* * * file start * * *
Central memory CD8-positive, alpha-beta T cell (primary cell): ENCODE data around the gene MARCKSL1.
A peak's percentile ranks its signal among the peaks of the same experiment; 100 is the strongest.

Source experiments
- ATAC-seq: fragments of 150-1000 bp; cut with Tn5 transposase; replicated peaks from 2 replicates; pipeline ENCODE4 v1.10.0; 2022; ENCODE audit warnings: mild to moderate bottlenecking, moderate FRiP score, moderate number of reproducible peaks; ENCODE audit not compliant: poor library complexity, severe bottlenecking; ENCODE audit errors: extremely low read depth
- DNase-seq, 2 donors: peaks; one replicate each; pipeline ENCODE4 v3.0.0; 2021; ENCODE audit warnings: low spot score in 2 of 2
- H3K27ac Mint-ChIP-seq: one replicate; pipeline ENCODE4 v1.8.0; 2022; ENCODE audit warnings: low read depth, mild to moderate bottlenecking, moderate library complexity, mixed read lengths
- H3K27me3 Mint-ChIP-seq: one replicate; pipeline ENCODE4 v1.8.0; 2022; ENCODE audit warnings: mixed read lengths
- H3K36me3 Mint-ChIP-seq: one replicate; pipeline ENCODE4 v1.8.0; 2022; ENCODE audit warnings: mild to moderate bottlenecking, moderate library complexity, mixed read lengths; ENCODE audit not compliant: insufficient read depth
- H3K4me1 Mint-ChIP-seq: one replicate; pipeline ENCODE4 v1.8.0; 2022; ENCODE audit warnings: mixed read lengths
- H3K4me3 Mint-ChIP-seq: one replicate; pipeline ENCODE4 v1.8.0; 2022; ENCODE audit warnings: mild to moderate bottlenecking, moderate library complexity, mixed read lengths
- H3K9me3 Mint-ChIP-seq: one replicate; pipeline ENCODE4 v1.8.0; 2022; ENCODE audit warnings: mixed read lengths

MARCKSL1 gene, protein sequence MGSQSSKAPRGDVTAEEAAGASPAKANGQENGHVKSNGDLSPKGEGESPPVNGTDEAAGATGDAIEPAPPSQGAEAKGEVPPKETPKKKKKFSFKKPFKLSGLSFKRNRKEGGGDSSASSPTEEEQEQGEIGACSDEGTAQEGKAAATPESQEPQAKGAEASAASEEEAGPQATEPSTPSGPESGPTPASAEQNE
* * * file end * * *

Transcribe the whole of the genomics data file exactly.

Central memory CD8-positive, alpha-beta T cell (primary cell): ENCODE data around the gene MARCKSL1.
A peak's percentile ranks its signal among the peaks of the same experiment; 100 is the strongest.

Source experiments
- ATAC-seq: fragments of 150-1000 bp; cut with Tn5 transposase; replicated peaks from 2 replicates; pipeline ENCODE4 v1.10.0; 2022; ENCODE audit warnings: mild to moderate bottlenecking, moderate FRiP score, moderate number of reproducible peaks; ENCODE audit not compliant: poor library complexity, severe bottlenecking; ENCODE audit errors: extremely low read depth
- DNase-seq, 2 donors: peaks; one replicate each; pipeline ENCODE4 v3.0.0; 2021; ENCODE audit warnings: low spot score in 2 of 2
- H3K27ac Mint-ChIP-seq: one replicate; pipeline ENCODE4 v1.8.0; 2022; ENCODE audit warnings: low read depth, mild to moderate bottlenecking, moderate library complexity, mixed read lengths
- H3K27me3 Mint-ChIP-seq: one replicate; pipeline ENCODE4 v1.8.0; 2022; ENCODE audit warnings: mixed read lengths
- H3K36me3 Mint-ChIP-seq: one replicate; pipeline ENCODE4 v1.8.0; 2022; ENCODE audit warnings: mild to moderate bottlenecking, moderate library complexity, mixed read lengths; ENCODE audit not compliant: insufficient read depth
- H3K4me1 Mint-ChIP-seq: one replicate; pipeline ENCODE4 v1.8.0; 2022; ENCODE audit warnings: mixed read lengths
- H3K4me3 Mint-ChIP-seq: one replicate; pipeline ENCODE4 v1.8.0; 2022; ENCODE audit warnings: mild to moderate bottlenecking, moderate library complexity, mixed read lengths
- H3K9me3 Mint-ChIP-seq: one replicate; pipeline ENCODE4 v1.8.0; 2022; ENCODE audit warnings: mixed read lengths

MARCKSL1 gene, protein sequence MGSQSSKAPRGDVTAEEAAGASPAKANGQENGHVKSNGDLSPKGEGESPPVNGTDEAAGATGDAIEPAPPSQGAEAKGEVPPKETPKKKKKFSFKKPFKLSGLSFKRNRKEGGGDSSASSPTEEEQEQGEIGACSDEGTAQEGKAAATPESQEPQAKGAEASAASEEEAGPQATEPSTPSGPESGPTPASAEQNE